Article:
On Saturday Feb 6 at 9 pm Manila time (8 am EST), let’s tweet about telemedicine at the #HealthXPH tweet chat.
The World Health Organization defines telemedicine as – The delivery of health care services, where distance is a critical factor, by all health care professionals using information and communication technologies for the exchange of valid information for diagnosis, treatment and prevention of disease and injuries, research and evaluation, and for the continuing education of health care providers, all in the interests of advancing the health of individuals and their communities.
The Philippines’ internet download speed is among the slowest in the world at 3.64 mbps according to Ookla. This may be a limiting factor to providing video consultations locally. But are physicians and patients willing to use video consultations if bandwidth was not a problem?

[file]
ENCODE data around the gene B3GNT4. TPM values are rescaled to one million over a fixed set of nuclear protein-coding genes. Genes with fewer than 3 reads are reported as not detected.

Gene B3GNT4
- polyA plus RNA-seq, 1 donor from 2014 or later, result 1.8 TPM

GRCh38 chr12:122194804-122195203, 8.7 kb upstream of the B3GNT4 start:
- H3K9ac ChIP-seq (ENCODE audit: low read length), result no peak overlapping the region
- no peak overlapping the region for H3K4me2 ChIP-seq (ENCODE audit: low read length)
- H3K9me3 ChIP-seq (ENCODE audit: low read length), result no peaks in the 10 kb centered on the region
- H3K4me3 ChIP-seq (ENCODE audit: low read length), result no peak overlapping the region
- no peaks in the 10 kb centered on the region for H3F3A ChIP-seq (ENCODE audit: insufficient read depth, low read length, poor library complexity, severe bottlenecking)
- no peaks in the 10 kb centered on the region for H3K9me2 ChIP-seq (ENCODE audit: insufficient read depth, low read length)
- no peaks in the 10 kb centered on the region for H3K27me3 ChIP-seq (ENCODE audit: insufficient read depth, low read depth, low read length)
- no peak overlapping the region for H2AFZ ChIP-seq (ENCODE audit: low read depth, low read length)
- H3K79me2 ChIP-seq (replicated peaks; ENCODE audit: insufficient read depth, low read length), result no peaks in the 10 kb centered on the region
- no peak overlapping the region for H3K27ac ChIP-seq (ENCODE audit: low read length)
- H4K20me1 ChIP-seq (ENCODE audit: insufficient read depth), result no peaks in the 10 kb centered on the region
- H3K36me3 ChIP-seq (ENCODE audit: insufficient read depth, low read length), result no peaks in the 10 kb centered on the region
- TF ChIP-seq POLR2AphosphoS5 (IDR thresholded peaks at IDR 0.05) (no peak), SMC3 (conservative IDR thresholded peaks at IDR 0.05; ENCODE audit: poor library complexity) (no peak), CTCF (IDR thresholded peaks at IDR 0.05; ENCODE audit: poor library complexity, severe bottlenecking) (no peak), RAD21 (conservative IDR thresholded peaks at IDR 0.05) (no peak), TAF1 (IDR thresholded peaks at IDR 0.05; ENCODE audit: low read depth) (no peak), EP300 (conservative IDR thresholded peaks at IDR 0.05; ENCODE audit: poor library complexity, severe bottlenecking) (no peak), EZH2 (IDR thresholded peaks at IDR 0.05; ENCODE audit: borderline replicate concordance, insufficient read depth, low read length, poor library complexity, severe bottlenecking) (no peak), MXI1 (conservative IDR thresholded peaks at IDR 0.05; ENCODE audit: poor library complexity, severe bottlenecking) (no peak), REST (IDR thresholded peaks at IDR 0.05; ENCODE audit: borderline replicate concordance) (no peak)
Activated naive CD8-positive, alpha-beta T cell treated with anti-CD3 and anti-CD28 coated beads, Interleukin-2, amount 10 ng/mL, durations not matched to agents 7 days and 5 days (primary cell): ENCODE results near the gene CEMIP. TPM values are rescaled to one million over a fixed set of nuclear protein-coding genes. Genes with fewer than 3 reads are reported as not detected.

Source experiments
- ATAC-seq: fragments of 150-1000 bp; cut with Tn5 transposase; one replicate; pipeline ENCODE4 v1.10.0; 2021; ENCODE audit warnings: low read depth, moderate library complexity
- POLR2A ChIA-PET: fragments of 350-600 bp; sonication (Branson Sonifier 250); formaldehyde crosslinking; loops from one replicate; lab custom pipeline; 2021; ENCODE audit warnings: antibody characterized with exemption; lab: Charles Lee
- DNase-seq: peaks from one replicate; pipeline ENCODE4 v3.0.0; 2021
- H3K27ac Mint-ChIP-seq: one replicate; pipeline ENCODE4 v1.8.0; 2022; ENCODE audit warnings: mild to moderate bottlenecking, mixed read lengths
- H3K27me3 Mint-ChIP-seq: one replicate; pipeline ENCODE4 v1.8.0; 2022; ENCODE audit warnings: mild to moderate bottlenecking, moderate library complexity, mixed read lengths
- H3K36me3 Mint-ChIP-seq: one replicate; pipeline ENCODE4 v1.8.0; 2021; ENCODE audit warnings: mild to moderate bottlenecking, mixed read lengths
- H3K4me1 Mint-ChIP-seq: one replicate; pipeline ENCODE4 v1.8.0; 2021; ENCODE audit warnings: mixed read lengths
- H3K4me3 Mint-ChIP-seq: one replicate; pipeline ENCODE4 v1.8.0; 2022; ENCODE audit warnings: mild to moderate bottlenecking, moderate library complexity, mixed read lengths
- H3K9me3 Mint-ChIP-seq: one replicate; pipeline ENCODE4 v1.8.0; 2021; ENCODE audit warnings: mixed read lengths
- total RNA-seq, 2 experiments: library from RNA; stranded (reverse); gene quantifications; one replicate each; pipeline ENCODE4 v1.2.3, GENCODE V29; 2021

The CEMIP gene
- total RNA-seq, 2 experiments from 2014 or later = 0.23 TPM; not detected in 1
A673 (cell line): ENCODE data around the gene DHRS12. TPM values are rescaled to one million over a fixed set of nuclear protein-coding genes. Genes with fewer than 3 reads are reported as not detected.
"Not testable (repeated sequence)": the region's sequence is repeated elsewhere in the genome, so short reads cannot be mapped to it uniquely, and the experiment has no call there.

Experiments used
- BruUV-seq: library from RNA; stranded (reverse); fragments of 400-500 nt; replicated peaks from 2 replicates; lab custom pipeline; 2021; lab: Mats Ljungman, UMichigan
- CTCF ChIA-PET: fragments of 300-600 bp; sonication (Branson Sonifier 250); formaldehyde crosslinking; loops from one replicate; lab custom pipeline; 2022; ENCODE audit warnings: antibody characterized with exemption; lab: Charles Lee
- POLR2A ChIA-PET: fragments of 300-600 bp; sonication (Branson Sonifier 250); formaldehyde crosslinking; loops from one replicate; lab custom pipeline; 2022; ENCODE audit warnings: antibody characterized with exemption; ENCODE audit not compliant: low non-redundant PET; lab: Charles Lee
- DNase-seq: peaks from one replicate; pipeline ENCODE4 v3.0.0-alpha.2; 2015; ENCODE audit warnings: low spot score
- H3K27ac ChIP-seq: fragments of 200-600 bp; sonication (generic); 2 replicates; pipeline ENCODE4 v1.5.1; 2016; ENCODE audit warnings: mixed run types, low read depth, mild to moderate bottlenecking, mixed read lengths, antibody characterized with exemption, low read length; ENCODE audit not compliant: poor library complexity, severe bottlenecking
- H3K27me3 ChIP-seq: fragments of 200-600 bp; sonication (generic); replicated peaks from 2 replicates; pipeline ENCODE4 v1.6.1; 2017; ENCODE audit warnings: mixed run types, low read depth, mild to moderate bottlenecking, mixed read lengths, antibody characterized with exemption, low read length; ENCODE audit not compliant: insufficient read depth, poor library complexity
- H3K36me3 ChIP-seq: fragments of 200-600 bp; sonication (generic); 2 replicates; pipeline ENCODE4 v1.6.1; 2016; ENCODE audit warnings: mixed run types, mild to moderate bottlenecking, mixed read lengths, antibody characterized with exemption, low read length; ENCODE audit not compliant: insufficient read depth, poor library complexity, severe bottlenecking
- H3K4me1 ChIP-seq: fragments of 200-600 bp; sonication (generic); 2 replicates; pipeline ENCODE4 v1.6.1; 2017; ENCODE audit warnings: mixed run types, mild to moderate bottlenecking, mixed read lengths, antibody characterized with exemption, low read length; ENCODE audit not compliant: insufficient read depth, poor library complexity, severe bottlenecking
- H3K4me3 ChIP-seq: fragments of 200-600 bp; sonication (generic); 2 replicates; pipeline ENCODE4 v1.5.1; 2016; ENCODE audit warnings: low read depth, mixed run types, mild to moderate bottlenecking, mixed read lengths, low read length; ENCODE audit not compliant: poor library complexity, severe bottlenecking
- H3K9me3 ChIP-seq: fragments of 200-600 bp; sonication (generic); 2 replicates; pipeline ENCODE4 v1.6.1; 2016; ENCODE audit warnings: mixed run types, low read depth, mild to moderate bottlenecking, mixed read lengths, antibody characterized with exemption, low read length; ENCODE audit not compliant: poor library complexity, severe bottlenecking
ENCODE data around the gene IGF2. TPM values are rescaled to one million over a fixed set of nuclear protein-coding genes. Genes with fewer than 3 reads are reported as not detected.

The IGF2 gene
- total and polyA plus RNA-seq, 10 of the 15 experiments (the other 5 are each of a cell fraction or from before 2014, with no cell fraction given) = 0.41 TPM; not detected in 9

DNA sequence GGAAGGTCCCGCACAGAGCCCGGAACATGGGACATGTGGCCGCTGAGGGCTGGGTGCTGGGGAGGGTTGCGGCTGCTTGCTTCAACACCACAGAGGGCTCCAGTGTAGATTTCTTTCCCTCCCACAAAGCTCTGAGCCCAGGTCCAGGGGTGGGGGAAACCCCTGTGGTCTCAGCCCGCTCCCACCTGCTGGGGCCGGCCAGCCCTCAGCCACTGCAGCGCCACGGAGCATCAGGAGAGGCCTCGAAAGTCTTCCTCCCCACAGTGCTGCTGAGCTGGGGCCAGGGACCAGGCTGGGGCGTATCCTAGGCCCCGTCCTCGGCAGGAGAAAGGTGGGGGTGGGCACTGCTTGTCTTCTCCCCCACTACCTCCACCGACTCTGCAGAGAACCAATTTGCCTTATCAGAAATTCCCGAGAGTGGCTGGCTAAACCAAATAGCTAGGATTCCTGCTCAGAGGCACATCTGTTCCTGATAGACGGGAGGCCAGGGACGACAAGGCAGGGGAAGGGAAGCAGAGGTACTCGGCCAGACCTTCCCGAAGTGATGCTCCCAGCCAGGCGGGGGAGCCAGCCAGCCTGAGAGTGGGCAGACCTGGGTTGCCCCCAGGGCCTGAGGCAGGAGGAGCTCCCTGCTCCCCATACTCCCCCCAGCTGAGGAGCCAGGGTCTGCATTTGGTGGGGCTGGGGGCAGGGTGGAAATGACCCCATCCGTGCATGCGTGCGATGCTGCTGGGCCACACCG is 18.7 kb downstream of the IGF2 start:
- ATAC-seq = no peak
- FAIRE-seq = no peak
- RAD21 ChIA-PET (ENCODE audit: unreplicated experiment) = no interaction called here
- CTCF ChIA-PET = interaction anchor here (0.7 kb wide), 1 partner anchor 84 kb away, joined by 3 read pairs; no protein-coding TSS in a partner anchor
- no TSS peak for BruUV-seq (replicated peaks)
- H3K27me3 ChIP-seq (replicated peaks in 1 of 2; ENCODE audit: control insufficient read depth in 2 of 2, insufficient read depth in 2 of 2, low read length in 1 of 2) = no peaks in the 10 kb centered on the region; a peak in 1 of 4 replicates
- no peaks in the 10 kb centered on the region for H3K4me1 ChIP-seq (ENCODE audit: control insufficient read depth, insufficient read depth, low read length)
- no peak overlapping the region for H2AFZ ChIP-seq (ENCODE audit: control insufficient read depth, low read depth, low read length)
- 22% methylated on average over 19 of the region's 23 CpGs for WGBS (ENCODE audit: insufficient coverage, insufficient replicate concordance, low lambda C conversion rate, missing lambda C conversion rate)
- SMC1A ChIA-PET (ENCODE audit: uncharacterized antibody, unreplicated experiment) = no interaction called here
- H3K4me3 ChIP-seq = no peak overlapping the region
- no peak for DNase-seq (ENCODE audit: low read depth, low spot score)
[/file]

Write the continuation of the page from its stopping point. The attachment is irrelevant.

T1. As a physician, nurse or other healthcare provider, are you willing to hold consults with patients via video? Why or why not?
As a patient, are you willing to seek consult with a doctor, nurse or other healthcare provider via video? Why or why not?
According to the WMA Statement on Ethics of Telemedicine, Ideally, telemedicine should be employed only in cases in which a prior in-person relationship exists between the patient and the physician involved in arranging or providing the telemedicine service.
It has been said that six out of ten Filipinos die without ever seeing a doctor. Can we assume then that those likely to benefit from a video consultation will be those that have never seen a doctor?
T2 Do you agree that telemedicine should be employed only when a prior in-person relationship exists between the patient and MD?
In a video consultation, the physician is unable to conduct a physical examination of the patient. Prescribing medications during a video consultation thus raises safety issues.
T3. Do you agree with remote prescribing via a video consultation? Why or why not?
See you at #HealthXPH on February 6!